Yemen war debate silenced; US classified ops continue

San Francisco, November 3, 2017. Rally against the ongoing US involvement in the Saudi-led war on Yemen. Liberation photo
San Francisco, November 3, 2017. Rally against the ongoing US involvement in the Saudi-led war on Yemen. Liberation photo

There was a time when many people in the U.S. literally did not know where (or even what) Yemen was. Due to the humanitarian crisis in the impoverished Arab nation, this is changing. Unfortunately the image that is now recognized is that of  the extreme suffering of Yemen’s people as they face starvation and disease, instead of Yemen’s natural beauty and rich cultural heritage. This crisis has not been caused by a natural disaster but instead by a brutal U.S.-Saudi war.

We have written about what led to this genocidal war. Following the Arab Spring ouster of long-time President Ali Abdullah Saleh, the country slid into a multi-party civil war into which Saudi Arabia  then intervened in 2015 to support what it deems the legitimate president of Yemen. The U.S. has been fully complicit in the brutality of this Saudi “coalition” war, selling arms to the monarchy and providing logistical support. Simultaneously, the U.S. has been conducting its own operations within Yemen, as part of the “War on Terror.” The U.S. has conducted drone warfare, raids, assassinations (notably of U.S. citizen Anwar Awlaki, not to mention two of his children killed in separate incidents) and other military actions.

As a result of the Khashoggi scandal, there has been increased criticism of Saudi Arabia within imperialist circles and the Pentagon announced it would no longer be involved in refueling Saudi fighter jets bombing Yemen. “We support the decision by the Kingdom of Saudi Arabia, after consultations with the U.S. Government, to use the Coalition’s own military capabilities to conduct inflight refueling in support of its operations in Yemen,” Defense Secretary James Mattis said in a statement.

Yet at the same time  a new “classified” U.S. military operation in Yemen, called Yukon Journey, has been revealed. According to a document on a Pentagon website, it is a  Central Command operation supporting the “Kingdom of Saudi Arabia and Partner Nations in Yemen.” (Yahoo News).  Another CentCom operation is also identified in the same document as “Al-Qaeda in the Arabian Peninsula,” which would clearly refer to actions in Yemen as well. “Al-Qaeda in the Arabian Peninsula” is Al-Qaeda in Yemen. While these operations ostensibly targeted against AQAP may be “classified,” it has not been a secret that the U.S. has special forces in Yemen actively conducting operations.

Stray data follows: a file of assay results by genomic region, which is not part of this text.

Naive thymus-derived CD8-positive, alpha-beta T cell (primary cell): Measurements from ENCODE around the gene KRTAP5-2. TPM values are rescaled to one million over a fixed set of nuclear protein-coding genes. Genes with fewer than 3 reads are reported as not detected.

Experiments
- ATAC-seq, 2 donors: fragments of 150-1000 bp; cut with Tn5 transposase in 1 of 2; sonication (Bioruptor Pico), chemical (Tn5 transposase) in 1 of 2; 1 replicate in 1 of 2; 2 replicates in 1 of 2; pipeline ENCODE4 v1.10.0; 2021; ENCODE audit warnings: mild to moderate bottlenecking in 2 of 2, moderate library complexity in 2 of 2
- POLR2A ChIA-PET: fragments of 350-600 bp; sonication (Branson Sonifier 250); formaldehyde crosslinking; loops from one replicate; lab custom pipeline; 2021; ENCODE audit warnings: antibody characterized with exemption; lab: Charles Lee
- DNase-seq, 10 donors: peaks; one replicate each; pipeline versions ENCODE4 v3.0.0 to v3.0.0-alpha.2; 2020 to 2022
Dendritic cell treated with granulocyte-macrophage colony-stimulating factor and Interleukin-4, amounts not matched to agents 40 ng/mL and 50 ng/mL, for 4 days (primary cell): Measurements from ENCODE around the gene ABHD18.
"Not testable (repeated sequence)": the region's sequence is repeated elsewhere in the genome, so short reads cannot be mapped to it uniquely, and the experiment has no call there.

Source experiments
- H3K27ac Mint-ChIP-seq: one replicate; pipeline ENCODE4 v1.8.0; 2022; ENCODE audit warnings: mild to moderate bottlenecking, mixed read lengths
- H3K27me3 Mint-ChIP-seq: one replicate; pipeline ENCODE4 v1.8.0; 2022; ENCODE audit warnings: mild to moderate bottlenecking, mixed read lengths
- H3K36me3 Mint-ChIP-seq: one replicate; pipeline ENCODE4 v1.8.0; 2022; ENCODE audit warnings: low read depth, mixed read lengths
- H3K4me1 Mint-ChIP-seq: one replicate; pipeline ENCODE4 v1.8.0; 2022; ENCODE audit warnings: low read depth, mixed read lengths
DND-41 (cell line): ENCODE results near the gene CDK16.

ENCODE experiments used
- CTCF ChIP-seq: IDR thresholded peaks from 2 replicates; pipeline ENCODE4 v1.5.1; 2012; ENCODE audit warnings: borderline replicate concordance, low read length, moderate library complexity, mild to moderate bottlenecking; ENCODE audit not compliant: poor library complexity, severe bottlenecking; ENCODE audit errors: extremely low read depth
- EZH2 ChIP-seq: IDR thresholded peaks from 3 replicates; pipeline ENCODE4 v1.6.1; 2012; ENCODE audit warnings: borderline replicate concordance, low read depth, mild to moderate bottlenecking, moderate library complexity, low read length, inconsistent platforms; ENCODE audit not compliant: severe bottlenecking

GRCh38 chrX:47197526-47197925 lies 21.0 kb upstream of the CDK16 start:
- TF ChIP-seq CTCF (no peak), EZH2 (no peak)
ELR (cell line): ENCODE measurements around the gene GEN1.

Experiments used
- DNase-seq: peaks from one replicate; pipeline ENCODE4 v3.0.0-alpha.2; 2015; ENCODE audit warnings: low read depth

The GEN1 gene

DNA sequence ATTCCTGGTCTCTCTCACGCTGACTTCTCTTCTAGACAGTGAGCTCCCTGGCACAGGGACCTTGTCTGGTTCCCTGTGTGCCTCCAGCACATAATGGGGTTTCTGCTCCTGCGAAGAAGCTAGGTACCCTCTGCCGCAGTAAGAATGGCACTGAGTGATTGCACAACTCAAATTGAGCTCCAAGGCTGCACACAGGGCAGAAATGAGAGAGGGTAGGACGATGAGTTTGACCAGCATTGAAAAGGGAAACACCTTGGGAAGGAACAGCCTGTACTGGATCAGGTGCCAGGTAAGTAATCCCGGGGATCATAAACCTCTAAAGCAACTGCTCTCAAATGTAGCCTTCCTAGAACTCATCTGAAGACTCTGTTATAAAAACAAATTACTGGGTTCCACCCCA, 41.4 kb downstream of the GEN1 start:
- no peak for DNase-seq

Opposition to U.S. support for Saudi Arabia’s war in Yemen has been growing in the U.S. A variety of resolutions and bills have been introduced in an effort to stop U.S. funding for the Saudi war. Of course none has passed. Most recently, Rep. Ro Khanna of California introduced a War Powers resolution back in September that would have ended all U.S. military support to the Saudi Arabia-led coalition in Yemen’s civil war.

According to The Hill: “Because the resolution invoked the War Powers Act, it was privileged, meaning Democrats could theoretically have forced a vote on it. But on Tuesday night [Nov. 13-ed], the House Rules Committee adopted, in a 6-2 vote on party lines, a rule for floor debate for an unrelated bill that includes a provision stripping Khanna’s resolution of its privileged status. The full House is expected to consider the rule, for the “Manage our Wolves Act,” later Wednesday [Nov. 14-ed].” The vote on the rule happened, quashing debate on the War Powers resolution.

In other words, using a parliamentary maneuver, the vote on the War Powers resolution was prevented. However, activists are gearing up for more legislation about Yemen especially after the newly elected representatives take office in January. The issue of opposing U.S. support for the Saudi war in Yemen has proven to have bipartisan support.

However, we cannot forget that regardless of how Congress votes, the “classified operations” will continue. That is how imperialist democracy works. The parliamentary talk-shop votes and passes resolutions, and the agents of the imperialist state go about their business of protecting the interests of global capitalism. An example from the not-so-distant past has earned the name “Iran-Contra affair.” Between 1982-84, three different legislative amendments (known collectively as the Boland Amendment) prohibited U.S. aid to the counterrevolutionaries in Nicaragua for the purposes of overthrowing the Sandinista government. However, senior officials in the Reagan administration secretly sold arms to Iran (in violation of an arms embargo) and diverted money from the sales to fund the Contras.

That is not to say that fighting for anti-war legislative measures is a total waste of time. However, the imperialists will do whatever they want until they are stopped by the people at home and abroad. All progressive and revolutionary people should defend  self-determination for Yemen. The anti-war movement must demand an end to all U.S. intervention in Yemen–whether it takes the form of support for the Saudi war or direct “anti-terrorism” intervention.

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